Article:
Inquiry-based activities are inductive and require students to generate their own procedures (DeBoer 1991). Inductive activities are praised for bringing the undergraduate to the frontier of science (Haight 1967) and for illustrating the methods of science to students (Ricci and Ditzler 1991). The methods of instruction we use allow for more than just rote memorization of principles. Students are asked to apply what they learn, think critically, and draw conclusions.
Emphasizing collaborative group work allows us to capitalize on each student’s strengths. We became familiar with the benefits of collaborative work (Felder and Brent 1994) and addressed the following:
- Group heterogeneity. We use various measures to assign groups including gender, scores on pre-testing content materials, and ethnicity. We try to ensure that minority members are never a minority in a group. In groups of three, for instance, we place two women, two minority ethnic constituents, two older students, and so forth, to the extent that the student population permits.
- Size. Small groups promote risk taking. Groups of three are optimal in our experience; groups of four can sometimes foster an environment where one or two members always lead, and others get by without participating fully. In small groups, students feel supported in their design decisions and are more likely to deal constructively with challenges rather than give up.
- Incentive on exam grades. We give students 5 bonus points on exam scores when the group tests average above a certain minimum (we use 75 points for groups of three). We find that the best student goes out of his or her way to help the weakest student to get those extra points. At the same time, the weakest student feels responsible for bringing his or her grade up a few points. This strategy permits weaker students to contribute to the group’s success, and consequently to their own success, in a reachable manner.
- Evaluation process. All students fill out group evaluations at least four times during the semester. These evaluation sheets include a self-evaluation in which each member is given a score and reasons for earning that score. This helps us monitor group dynamics and makes students conscientious of their efforts, knowing that everyone gets evaluated regularly.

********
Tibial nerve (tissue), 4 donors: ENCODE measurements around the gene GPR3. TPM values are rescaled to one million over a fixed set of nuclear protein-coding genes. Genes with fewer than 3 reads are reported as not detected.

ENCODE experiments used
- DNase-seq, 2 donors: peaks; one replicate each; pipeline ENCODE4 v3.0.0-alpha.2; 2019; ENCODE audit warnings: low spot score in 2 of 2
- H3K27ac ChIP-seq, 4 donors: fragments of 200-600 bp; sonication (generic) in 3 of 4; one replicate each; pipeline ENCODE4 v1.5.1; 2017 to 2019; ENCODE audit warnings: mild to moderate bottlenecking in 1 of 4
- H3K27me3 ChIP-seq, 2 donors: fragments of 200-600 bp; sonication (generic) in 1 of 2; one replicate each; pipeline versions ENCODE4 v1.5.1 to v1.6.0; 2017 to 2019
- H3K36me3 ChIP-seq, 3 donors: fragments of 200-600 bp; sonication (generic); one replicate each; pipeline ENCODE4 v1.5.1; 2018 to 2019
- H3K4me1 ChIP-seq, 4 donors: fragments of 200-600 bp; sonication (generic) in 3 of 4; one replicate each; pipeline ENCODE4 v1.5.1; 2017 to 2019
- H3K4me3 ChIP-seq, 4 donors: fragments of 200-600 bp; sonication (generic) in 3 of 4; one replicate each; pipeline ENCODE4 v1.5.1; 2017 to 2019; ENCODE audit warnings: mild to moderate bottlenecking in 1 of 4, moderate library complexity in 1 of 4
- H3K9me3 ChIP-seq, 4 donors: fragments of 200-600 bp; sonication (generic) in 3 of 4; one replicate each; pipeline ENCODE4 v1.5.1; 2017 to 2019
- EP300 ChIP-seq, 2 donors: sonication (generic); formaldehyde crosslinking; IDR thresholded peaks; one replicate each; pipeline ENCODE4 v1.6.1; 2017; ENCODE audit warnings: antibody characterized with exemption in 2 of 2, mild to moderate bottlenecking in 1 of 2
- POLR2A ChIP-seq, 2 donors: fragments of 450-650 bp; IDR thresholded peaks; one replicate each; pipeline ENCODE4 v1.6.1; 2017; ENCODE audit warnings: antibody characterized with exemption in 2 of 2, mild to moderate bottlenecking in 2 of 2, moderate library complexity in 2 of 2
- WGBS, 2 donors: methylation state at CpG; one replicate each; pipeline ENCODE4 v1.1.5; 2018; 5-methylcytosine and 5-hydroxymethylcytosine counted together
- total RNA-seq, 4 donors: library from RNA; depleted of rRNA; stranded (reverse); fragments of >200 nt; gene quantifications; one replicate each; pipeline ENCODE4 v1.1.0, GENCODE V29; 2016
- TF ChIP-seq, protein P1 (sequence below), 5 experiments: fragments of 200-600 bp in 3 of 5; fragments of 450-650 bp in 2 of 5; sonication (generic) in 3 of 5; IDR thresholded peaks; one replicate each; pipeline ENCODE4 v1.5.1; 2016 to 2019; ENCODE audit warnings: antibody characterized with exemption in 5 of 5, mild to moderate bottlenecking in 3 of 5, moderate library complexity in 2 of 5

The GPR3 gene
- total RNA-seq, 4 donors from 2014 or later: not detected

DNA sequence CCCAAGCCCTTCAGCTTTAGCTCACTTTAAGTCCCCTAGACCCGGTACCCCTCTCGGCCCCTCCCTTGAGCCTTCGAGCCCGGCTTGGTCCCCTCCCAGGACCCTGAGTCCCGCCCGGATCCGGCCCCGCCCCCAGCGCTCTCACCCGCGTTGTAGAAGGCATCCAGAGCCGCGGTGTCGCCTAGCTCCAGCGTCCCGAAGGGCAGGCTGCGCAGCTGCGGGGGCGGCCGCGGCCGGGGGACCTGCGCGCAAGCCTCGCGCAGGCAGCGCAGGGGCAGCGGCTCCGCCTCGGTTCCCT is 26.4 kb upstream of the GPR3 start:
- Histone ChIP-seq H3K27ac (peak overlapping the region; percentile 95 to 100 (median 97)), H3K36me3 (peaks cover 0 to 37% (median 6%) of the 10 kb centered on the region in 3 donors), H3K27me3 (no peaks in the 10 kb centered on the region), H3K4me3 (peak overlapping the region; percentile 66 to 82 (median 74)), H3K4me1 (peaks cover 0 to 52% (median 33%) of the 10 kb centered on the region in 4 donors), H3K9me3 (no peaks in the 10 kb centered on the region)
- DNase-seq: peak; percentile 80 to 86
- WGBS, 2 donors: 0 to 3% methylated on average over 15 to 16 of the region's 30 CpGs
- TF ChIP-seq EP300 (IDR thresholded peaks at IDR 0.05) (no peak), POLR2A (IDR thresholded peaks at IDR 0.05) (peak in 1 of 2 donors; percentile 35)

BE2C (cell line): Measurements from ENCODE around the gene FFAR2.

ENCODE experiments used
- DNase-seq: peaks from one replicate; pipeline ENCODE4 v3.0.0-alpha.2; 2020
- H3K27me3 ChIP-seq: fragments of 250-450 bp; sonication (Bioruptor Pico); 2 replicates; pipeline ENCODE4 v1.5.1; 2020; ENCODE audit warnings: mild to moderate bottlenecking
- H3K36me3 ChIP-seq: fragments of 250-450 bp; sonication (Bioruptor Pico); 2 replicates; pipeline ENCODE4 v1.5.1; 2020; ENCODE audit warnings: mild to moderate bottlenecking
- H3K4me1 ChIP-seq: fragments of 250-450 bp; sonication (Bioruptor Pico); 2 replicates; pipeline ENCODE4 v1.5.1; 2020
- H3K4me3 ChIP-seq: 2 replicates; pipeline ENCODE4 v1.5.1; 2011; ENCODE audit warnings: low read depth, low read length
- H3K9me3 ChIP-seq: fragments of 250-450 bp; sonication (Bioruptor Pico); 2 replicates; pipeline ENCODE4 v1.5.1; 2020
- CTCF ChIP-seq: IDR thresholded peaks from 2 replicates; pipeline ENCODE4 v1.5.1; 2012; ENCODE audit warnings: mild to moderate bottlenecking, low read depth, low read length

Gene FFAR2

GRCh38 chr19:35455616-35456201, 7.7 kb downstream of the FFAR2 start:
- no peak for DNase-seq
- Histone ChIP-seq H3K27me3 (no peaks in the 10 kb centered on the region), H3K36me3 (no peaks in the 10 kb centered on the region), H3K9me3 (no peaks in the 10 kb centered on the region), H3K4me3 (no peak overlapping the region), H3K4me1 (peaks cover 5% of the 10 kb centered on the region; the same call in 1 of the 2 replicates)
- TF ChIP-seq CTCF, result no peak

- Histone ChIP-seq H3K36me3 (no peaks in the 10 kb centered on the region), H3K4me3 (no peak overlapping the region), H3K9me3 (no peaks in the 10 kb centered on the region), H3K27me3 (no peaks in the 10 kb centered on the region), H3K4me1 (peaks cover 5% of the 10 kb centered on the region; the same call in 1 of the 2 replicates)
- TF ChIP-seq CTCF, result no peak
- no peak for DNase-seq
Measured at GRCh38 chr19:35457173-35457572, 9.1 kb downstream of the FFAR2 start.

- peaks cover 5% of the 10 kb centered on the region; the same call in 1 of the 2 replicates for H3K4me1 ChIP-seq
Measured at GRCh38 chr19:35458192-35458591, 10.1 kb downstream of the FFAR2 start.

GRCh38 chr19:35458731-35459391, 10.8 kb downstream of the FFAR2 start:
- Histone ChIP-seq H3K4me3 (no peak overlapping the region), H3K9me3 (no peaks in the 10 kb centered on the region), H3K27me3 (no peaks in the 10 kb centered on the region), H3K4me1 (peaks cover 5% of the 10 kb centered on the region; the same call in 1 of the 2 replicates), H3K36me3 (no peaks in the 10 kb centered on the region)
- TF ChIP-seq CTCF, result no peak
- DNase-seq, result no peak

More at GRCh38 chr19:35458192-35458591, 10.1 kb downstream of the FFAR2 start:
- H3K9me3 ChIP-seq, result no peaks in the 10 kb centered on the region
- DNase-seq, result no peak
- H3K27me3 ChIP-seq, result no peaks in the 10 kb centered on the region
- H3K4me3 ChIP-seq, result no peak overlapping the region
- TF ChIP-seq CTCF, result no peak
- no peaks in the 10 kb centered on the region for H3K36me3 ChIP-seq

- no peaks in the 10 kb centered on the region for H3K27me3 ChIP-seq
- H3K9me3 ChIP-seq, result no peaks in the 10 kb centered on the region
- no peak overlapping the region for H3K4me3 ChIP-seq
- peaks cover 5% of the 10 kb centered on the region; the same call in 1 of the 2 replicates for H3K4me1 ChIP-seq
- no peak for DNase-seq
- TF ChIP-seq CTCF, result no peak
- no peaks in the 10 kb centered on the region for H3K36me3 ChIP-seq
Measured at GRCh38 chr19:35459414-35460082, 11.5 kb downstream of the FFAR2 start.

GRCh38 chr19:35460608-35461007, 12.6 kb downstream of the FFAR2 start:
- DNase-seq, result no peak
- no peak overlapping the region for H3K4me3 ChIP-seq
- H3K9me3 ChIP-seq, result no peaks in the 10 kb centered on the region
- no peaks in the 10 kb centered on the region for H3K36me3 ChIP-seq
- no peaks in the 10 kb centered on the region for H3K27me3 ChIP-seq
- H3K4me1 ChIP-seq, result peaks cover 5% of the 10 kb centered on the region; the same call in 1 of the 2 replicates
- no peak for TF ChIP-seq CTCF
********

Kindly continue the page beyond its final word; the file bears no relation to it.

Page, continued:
- Contracts. Students create a contract dictating the group rules. By signing the contract, students take charge and assume responsibility for their actions.
To effectively emphasize problem solving, instructors must adopt a tested protocol for thinking a problem through. We adopted the GOAL protocol [Gather information, Organize your approach, Analyze the problem, and Learn from your efforts (Serway and Beichner 2000)]. The last step is essential because it forces students to reflect on the problem solving process. Students use the protocol when solving all class problems, including test, quiz, and worksheet problems.
A second important aspect of the GOAL protocol is to test learning the way it is taught. The first semester we used the GOAL protocol for class problems, we did not enforce its use on quizzes and exams. The result was that only a minority of students adopted the protocol, so few benefited from it.
In addition to having a protocol in place, we make the thought process a major focus of problem discussions. We developed a rubric for ourselves that helps us analyze answers and assign scores. We ask ourselves questions such as, “Did the student use sound, scientific reasoning to design the experiment, perform it, and interpret the results?” or “Did the student approach the problem with a legitimate understanding of what the problem asked?” Our rubric addresses all aspects of critical thinking skills for a written, semester-long assignment for an IGI general chemistry course (Oliver-Hoyo 2003).
We discourage students from demanding “right” answers and encourage them to pay more attention to the right approach. To do so, we replace algorithmic problems that can be solved mechanically using a specific formula with verbal problems that require students to discern what information is relevant and how it can be used to solve the problem. We use verbal problems that address real world situations whenever possible.
Topics in class are extended to relate to outside experiences. To do so, we incorporate science-related news, everyday phenomena, and demonstrations. By incorporating pedagogy that is truly engaging, we encourage students to “talk” about chemistry with their classmates outside the classroom, therefore, expanding the classroom experience.
To monitor the degree to which students are engaged by the subject matter, we frequently test them. Student incentives to participate include frequent testing (each worth a small fraction of points) that constitutes a substantial portion of the class grade.
At the beginning of the semester we assign a score to every worksheet, group activity, or problem done in class or lab time. Assigning a score sends students the message that everything counts and is important for their learning. Later on in the semester, students do the work consistently without needing the instructor to grade each paper. “Scores” can be as simple as a “+,” “–,” or “3.”